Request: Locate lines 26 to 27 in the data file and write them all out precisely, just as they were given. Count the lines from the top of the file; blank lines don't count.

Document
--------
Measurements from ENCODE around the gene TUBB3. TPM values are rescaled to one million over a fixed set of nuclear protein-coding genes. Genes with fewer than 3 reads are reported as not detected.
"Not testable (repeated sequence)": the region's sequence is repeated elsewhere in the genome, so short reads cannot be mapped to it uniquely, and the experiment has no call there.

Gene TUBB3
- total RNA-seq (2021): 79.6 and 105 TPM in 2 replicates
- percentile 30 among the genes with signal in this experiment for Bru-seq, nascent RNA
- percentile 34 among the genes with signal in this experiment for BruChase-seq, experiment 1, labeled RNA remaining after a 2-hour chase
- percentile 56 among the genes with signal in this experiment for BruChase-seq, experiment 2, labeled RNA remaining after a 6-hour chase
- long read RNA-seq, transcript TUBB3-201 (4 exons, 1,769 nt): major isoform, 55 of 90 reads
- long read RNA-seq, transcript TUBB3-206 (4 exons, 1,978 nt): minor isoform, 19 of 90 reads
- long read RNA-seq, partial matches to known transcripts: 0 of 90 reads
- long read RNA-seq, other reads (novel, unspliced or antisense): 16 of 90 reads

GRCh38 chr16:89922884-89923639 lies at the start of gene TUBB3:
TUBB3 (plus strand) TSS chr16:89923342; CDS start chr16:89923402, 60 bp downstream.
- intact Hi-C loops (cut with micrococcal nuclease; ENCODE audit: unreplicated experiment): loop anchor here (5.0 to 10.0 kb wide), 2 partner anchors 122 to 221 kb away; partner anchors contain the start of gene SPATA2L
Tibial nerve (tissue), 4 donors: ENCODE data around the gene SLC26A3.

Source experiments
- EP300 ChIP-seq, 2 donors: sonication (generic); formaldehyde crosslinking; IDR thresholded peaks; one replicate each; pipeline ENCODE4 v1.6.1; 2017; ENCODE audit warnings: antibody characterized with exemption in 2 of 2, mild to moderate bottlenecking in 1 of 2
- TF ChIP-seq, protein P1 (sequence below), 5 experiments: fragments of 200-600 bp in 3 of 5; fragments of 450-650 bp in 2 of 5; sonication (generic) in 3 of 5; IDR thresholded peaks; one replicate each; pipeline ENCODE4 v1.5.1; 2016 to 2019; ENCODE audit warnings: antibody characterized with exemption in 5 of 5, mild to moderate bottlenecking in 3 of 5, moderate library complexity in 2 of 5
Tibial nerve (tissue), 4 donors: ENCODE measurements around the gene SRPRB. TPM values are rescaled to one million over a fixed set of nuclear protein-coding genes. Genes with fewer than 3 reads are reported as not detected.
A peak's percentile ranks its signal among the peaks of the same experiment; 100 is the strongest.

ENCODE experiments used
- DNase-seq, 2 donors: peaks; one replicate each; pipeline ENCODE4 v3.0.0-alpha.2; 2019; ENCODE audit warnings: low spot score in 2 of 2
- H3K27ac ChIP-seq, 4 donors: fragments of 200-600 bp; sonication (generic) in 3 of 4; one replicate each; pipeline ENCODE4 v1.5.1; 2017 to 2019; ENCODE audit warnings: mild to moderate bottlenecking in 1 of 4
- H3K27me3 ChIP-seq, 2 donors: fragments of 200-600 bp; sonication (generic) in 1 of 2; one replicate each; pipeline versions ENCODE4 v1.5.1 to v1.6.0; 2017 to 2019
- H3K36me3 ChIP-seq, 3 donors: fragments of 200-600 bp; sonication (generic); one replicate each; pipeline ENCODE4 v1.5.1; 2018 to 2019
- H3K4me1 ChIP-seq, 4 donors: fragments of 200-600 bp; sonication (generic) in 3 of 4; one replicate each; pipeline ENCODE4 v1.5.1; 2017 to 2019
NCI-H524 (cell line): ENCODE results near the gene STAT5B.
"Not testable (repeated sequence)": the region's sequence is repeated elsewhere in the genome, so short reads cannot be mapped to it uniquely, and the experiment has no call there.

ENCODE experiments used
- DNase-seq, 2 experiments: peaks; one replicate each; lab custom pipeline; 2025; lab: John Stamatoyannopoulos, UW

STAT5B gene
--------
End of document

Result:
- H3K4me1 ChIP-seq, 4 donors: fragments of 200-600 bp; sonication (generic) in 3 of 4; one replicate each; pipeline ENCODE4 v1.5.1; 2017 to 2019
NCI-H524 (cell line): ENCODE results near the gene STAT5B.